Like many women, I felt a crushing sense of disappointment when I heard the announcement on Friday that Kate Ellis was resigning from politics.
It wasn’t just sadness over the loss of an exceptional MP (and possible future Labor leader), although I felt that keenly. It was the reminder that no matter how hard women try, no matter how much we have to offer and no matter how essential we are to the fabric of public life, those structures still obstinately refuse to accommodate our needs.
Fairfax journalist Jacqueline Maley described this trend perfectly when she wrote, “It was a straight-up case of what I would call the Enormous Pull of the Tiny Face. It was also confirmation of one of politics’ saddest trends – those politicians who have their priorities straight, often leave politics, because they have their priorities straight.”
Ellis was more straightforward even than this, saying, “I haven’t wanted to leave him. I like being with him.”
Circumstances like Ellis’ are often used to justify the reasons women are kept out of equal representation in leadership roles or management positions. The excuse of “well, she’ll just have a baby and leave” has been heard countless times, delivered with a shrug and a what-can-you-do-about-it smile.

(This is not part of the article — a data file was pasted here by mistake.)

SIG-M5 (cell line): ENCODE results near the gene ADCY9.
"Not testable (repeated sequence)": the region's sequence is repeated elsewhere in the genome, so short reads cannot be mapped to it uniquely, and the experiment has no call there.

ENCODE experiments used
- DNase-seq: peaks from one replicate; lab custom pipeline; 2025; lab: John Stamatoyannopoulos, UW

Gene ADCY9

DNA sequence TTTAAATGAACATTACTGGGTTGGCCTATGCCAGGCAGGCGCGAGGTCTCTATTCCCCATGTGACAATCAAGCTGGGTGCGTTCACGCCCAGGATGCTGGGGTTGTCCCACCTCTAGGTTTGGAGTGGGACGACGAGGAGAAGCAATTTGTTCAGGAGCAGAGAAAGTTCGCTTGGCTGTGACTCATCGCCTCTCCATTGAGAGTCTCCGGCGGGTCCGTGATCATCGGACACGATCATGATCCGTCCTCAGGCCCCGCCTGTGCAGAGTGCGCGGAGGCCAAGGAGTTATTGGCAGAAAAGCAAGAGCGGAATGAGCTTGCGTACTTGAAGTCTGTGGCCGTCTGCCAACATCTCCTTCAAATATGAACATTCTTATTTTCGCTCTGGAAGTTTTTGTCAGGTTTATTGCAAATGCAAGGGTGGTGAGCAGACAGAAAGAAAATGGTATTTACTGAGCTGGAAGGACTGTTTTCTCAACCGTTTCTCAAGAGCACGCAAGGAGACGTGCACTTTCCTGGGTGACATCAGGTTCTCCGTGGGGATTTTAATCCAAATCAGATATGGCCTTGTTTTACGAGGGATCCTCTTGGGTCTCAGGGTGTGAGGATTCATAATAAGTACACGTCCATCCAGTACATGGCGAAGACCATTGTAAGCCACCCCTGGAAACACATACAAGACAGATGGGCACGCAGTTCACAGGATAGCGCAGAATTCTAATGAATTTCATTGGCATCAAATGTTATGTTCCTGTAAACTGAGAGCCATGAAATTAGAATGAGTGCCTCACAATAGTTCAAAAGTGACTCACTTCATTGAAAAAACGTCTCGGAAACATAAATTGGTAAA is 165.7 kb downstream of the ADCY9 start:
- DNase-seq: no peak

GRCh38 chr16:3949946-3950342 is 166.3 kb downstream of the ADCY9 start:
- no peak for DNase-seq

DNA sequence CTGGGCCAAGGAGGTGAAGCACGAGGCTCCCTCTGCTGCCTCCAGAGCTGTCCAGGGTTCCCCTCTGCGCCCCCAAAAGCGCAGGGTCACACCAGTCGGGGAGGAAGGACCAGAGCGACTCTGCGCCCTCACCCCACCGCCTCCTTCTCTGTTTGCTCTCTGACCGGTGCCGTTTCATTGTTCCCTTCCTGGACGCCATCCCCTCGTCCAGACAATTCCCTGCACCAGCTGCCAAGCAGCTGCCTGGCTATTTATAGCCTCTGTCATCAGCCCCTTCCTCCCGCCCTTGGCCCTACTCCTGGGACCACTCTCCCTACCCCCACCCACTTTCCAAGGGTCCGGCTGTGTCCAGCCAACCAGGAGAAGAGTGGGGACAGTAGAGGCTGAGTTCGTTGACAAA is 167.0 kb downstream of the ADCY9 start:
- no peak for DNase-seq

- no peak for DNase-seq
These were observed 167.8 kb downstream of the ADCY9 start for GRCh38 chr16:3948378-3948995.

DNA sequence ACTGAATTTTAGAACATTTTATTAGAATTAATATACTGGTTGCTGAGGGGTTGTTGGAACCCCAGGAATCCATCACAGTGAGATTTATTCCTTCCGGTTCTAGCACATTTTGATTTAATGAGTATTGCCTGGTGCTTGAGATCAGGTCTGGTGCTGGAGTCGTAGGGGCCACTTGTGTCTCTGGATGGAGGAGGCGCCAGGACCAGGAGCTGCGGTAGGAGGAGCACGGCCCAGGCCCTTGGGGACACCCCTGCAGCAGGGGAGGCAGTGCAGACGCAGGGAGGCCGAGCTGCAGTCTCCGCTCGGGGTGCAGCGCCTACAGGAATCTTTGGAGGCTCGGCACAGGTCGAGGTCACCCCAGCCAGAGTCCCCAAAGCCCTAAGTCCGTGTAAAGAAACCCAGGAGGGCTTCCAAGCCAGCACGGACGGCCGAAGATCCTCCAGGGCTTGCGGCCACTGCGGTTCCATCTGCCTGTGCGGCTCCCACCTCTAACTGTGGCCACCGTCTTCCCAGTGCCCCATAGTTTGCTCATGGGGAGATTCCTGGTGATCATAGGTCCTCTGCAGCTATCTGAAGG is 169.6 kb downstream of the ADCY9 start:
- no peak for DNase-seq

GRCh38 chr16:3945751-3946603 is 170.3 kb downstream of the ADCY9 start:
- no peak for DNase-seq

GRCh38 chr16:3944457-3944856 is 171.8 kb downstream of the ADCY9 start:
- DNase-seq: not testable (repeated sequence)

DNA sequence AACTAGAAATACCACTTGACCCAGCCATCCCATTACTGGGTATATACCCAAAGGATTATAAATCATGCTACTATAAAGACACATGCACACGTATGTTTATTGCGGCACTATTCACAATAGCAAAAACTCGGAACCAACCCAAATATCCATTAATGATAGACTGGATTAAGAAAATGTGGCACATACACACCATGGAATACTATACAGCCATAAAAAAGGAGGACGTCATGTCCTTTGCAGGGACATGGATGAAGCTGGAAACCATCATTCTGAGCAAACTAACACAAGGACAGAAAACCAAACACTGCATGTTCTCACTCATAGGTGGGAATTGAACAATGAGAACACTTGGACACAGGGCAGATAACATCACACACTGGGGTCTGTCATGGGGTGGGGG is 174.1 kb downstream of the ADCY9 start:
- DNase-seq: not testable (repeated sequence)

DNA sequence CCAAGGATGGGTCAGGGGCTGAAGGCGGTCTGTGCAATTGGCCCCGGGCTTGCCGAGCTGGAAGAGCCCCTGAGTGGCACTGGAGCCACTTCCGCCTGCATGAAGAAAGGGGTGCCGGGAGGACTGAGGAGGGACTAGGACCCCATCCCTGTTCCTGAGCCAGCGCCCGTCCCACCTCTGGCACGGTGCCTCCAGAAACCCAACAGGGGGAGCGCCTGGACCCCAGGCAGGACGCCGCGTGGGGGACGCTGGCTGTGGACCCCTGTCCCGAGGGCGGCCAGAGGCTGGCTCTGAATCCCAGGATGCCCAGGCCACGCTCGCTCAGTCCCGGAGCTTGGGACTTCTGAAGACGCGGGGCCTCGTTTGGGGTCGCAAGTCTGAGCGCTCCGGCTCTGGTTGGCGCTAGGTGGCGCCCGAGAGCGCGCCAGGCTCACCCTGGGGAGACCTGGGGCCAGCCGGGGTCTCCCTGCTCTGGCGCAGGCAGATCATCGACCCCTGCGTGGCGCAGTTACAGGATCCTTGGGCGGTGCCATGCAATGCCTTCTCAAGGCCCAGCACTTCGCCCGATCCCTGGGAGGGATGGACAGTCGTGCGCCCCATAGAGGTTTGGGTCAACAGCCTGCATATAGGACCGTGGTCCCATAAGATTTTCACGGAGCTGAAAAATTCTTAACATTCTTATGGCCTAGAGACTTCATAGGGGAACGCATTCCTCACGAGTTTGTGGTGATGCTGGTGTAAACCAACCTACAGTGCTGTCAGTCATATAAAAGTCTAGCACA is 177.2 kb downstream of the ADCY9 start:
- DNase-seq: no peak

The failure of the world to achieve equal representation for women is treated like our own fault; if we just tried harder, loved (our families) less, focused more and kept our eye on the prize, we could achieve the kind of success our male counterparts seem to land upon so frequently. Can employers really be blamed for the cursed biological clock? It’s not like the women are being forced out, after all!
Well, sure. It’s easy to frame things this way when the privilege of a good work/life balance is weighted in your favour. Generally speaking, men’s careers will remain on track after the birth of children while women’s are more likely to suffer stagnation, or even termination, because the pressures of returning to the workforce after a time away can be too great.
This isn’t just my opinion. A 2016 study of 17,000 workers aged 42 found men with children earn a staggering 21 per cent “wage bonus” with their earning capacity increasing with each child. The same study found women with children were subjected to a “wage penalty”, earning 11 per cent less than their child-free colleagues.
Similar research looking at CV comparison has shown men with children are more likely to be offered interviews than men without children, even when their qualifications are identical. Conversely, women with children are seen as less reliable than those without children, and women in general fare worse against men with identical qualifications.
In a research paper addressing the wage gap, Michelle J. Budig, a professor at the University of Massachusettes-Amherst, concludes: “Fatherhood is a valued characteristic of employers, signalling perhaps greater work commitment, stability and deservingness.” Budig also notes discrimination against working mothers increases the lower her overall income goes. Simply put, “the women who least can afford it, pay the largest proportionate penalty for motherhood.”